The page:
[32] I respectfully adopt what was said by the Victorian Court of Appeal in Hazeldene’s Chicken Farm Pty Ltd v Victorian Work Cover Authority (No. 2)[14] that a court considering a submission that the rejection of a Calderbank offer was unreasonable should ordinarily have regard at least to the following matters:

(a) the stage of the proceeding at which the offer was received;

(b)  the time allowed to the offeree to consider the offer;

(c)  the extent of the compromise offered;

(d)  the offeree’s prospects of success, assessed as at the date of the offer;

(e)  the clarity with which the terms of the offer were expressed;

(f)  whether the offer foreshadowed an application for an indemnity costs order in the event of the offeree’s rejecting it.

The unreasonable refusal of an offer of compromise is, by itself, a proper ground for the award of indemnity costs.[15]

[33] In retrospect, the offer to settle of 16 August 2005 provided the plaintiffs with a substantial benefit.  However, I decline to conclude that it was unreasonable for the plaintiffs to allow the offer to lapse.  Although the plaintiffs’ proceedings were speculative and a prudent course would have been to not commence them without proper analysis and investigation, the proceedings were in their infancy.  However, the second offer coincided with the provision of the report of Kate Groves and by then the defendants had obtained substantial disclosure.  It would have been prudent for the plaintiffs to have accepted the second offer.  Their failure to accept that offer does not, in itself, persuade me to award indemnity costs from the date the offer lapsed, 21 days after it was served.

[34] By September 2006 the plaintiffs had had nine months to independently verify the matters set out in Kate Groves’ statement.  Well before September 2006 they should have realised that their claim was practically hopeless.  They knew that its quantum was vastly exaggerated.  The offer to settle on the basis of paying the defendants’ costs assessed on a standard basis (less the sum of $10) had the benefit of removing an exposure to indemnity costs.  The plaintiffs had been placed on notice in June 2005 that the defendants would be seeking indemnity costs.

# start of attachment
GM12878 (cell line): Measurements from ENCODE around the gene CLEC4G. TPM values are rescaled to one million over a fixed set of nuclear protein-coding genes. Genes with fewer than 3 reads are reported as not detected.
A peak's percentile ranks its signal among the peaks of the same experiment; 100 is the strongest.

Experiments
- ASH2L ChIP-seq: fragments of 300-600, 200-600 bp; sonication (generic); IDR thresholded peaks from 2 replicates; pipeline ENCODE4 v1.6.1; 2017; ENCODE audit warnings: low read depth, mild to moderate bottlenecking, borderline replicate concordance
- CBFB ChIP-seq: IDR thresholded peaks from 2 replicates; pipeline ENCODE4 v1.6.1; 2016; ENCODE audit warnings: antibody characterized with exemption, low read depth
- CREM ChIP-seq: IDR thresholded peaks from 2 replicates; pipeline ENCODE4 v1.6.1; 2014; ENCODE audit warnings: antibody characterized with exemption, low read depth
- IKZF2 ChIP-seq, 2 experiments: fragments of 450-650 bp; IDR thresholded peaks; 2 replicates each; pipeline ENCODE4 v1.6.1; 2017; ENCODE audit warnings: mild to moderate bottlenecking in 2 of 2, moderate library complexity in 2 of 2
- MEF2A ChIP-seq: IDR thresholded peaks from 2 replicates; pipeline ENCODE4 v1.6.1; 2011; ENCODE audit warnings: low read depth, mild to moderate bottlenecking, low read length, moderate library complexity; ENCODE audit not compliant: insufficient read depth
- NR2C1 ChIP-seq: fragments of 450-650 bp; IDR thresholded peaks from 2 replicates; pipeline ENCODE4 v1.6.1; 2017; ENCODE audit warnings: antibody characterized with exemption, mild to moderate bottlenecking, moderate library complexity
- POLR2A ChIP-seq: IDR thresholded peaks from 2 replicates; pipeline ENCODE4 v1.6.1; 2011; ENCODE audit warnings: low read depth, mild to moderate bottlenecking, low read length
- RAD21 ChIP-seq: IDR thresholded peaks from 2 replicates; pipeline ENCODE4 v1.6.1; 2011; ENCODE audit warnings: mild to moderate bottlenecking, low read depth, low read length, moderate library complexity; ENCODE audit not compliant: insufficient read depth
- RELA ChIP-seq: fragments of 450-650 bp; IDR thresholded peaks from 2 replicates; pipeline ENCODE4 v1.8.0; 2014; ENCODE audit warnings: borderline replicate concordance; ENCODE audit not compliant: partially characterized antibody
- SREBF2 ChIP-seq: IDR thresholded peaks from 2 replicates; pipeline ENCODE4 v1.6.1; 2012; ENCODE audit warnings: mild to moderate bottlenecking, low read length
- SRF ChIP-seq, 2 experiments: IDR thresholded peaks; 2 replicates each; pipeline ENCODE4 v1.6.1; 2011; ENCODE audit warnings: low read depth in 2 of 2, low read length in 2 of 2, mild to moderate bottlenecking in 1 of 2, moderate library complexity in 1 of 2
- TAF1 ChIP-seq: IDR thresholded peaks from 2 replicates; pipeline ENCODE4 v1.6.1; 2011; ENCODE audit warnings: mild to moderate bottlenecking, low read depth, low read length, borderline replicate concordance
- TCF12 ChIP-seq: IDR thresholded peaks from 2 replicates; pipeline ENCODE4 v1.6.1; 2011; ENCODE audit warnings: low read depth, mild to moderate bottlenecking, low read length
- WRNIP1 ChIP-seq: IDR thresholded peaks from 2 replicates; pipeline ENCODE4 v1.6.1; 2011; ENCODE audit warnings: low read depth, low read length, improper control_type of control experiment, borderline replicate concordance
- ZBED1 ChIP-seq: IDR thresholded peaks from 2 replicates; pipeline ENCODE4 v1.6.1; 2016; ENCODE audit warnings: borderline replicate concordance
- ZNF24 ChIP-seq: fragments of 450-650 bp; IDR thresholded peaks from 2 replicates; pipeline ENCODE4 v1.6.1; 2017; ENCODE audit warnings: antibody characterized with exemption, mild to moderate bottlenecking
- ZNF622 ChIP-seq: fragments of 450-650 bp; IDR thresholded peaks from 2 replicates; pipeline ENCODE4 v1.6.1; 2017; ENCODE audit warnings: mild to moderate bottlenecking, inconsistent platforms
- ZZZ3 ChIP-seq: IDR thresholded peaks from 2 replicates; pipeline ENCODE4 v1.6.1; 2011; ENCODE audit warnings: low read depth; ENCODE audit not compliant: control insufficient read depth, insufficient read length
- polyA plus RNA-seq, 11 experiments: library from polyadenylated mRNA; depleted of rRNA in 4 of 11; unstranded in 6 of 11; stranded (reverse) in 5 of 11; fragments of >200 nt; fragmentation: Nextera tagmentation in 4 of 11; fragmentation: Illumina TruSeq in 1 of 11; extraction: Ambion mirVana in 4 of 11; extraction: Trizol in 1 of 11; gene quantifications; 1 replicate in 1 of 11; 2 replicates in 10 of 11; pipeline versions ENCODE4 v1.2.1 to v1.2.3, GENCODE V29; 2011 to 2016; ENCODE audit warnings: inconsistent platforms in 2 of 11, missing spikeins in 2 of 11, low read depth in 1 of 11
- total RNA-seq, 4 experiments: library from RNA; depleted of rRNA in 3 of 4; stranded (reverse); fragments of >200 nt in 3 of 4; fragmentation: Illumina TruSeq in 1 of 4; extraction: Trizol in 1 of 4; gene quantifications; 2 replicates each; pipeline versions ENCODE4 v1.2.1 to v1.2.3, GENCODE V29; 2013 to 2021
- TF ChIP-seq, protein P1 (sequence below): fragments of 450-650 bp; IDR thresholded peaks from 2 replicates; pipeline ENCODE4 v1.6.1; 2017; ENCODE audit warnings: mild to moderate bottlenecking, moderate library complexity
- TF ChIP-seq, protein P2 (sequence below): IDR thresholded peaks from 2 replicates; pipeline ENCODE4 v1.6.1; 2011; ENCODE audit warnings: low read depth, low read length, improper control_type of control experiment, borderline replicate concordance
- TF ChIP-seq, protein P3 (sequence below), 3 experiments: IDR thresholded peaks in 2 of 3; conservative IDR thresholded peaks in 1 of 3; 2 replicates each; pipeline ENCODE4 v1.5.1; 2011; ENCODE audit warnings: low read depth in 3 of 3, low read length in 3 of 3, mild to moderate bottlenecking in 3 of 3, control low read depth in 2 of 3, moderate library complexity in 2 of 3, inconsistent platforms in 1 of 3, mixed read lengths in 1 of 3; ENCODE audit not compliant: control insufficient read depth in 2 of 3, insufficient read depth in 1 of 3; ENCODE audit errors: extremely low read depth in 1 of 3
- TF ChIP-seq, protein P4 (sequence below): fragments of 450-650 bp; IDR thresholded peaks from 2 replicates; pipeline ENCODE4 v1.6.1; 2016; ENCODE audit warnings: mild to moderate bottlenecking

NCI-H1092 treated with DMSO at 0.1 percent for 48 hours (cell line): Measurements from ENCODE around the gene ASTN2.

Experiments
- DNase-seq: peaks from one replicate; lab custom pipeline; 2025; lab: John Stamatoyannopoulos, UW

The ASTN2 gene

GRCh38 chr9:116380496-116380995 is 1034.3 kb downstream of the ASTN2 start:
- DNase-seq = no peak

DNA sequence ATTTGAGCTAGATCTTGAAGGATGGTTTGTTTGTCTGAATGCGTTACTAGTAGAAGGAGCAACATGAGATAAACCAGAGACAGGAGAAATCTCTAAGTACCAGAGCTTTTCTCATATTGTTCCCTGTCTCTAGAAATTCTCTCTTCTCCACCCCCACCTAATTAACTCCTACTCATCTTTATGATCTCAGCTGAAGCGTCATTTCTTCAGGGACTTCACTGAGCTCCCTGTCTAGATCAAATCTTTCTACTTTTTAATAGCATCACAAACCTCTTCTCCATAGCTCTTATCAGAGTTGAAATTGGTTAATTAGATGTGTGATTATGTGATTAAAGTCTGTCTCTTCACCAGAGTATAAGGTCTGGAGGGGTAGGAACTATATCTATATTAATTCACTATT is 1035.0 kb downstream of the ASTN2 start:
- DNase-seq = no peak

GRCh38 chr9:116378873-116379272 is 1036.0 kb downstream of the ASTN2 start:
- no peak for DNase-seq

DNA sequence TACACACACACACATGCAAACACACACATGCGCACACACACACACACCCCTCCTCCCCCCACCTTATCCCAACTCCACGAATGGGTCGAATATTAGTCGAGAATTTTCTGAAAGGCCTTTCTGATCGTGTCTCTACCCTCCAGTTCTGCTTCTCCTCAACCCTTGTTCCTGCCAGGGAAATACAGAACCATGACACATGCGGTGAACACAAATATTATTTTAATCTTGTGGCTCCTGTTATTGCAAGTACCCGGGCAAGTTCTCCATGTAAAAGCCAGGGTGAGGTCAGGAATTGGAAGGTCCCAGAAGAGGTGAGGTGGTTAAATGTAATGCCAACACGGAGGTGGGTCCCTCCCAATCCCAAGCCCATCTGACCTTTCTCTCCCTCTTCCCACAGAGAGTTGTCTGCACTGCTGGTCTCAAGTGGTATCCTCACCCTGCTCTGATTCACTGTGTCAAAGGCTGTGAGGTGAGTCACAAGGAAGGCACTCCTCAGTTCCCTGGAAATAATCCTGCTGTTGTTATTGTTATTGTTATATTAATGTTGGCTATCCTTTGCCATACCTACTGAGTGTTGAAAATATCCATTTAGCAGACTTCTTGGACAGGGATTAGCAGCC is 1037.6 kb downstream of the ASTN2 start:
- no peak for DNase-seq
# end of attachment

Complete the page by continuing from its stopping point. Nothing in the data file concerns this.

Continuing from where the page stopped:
[35] I do not accept the plaintiffs’ submission that there was no explanation as to the rationale of the offers nor any notification of significant defects in the plaintiffs’ case.  That notification was effectively given in the statement of Kate Groves in December 2005.

[36] If the only basis for a claim for indemnity costs was the imprudent refusal of a reasonable offer of compromise then I would have awarded indemnity costs after 25September 2006, being the date upon which the third offer expired.

Conclusion:  indemnity costs

[37] The defendants have established a number of grounds for an award of indemnity costs.  The plaintiffs persisted in proceedings without a proper foundation.  This includes persisting in claims in respect of the number of productive macadamia trees and the value of Bonny Downs which were contrary to the facts known to MrFick.  They persisted in claims in relation to the macadamia production on Bonny Downs that were contradicted by documents and analysis.  The plaintiffs unreasonably prolonged the proceedings and their failure to conduct them in accordance with the Court’s rules and the plaintiffs’ implied undertaking to the Court and to the defendants justifies an award of indemnity costs.  Finally, the plaintiffs failed to accept a reasonable offer of compromise in September 2006.